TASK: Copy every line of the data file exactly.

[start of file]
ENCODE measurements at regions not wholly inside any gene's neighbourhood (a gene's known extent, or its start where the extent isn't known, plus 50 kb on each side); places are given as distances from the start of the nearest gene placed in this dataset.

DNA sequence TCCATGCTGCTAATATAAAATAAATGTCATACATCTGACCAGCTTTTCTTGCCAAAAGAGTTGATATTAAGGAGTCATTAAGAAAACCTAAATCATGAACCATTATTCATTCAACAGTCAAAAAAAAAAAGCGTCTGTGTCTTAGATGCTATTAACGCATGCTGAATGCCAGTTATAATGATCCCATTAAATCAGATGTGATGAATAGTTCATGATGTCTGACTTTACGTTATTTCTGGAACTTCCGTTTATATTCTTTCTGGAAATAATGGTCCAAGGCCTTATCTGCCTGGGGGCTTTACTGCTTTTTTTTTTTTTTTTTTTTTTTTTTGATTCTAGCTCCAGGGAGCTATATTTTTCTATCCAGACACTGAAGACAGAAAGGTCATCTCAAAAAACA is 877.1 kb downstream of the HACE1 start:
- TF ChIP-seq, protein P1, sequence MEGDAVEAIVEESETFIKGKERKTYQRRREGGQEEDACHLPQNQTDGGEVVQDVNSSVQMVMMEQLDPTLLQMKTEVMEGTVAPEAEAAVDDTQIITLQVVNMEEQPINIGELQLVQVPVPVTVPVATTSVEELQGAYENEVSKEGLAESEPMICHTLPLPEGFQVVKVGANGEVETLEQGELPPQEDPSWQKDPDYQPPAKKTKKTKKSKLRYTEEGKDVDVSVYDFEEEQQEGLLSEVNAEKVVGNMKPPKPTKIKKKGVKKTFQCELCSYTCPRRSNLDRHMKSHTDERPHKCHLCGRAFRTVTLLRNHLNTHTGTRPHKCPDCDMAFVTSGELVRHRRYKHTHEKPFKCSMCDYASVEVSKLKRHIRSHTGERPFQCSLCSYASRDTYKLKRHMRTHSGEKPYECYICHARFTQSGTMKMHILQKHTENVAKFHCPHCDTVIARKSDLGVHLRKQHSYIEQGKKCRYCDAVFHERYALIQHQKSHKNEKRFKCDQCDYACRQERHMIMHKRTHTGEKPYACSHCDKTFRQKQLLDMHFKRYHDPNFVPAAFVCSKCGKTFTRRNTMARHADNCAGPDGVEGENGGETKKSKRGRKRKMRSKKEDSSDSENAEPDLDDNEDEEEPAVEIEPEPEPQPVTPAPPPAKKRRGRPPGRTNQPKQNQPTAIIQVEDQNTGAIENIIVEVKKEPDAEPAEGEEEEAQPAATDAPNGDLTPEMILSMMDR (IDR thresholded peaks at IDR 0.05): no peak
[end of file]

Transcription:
ENCODE measurements at regions not wholly inside any gene's neighbourhood (a gene's known extent, or its start where the extent isn't known, plus 50 kb on each side); places are given as distances from the start of the nearest gene placed in this dataset.

DNA sequence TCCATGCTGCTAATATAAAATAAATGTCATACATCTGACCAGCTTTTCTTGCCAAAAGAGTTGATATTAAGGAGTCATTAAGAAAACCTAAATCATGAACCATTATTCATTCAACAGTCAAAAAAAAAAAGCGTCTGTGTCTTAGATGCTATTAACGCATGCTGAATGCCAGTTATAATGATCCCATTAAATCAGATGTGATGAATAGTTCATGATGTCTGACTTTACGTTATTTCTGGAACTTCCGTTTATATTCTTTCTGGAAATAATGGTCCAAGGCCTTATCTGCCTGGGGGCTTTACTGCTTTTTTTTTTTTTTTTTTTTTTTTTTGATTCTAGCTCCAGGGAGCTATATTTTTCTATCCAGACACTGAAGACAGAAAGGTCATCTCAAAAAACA is 877.1 kb downstream of the HACE1 start:
- TF ChIP-seq, protein P1, sequence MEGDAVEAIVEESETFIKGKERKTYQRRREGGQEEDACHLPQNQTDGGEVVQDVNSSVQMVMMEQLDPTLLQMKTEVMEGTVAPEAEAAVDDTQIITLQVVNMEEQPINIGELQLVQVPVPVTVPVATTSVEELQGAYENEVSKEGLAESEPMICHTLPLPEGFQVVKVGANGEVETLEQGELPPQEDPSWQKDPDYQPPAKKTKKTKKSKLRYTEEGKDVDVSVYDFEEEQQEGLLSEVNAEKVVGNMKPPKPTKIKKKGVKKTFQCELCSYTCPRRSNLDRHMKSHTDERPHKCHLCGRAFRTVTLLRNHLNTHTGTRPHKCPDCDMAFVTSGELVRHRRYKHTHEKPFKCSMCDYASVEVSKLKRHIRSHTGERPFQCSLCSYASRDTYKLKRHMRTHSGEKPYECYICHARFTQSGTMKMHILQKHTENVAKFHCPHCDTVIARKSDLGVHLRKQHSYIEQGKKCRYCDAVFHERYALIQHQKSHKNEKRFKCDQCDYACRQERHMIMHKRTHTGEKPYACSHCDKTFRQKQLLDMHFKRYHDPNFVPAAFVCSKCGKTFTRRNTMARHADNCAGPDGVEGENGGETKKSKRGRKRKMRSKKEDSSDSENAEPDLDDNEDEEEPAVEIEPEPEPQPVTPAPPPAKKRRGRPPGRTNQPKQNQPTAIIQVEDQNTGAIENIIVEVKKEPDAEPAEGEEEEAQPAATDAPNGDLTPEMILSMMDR (IDR thresholded peaks at IDR 0.05): no peak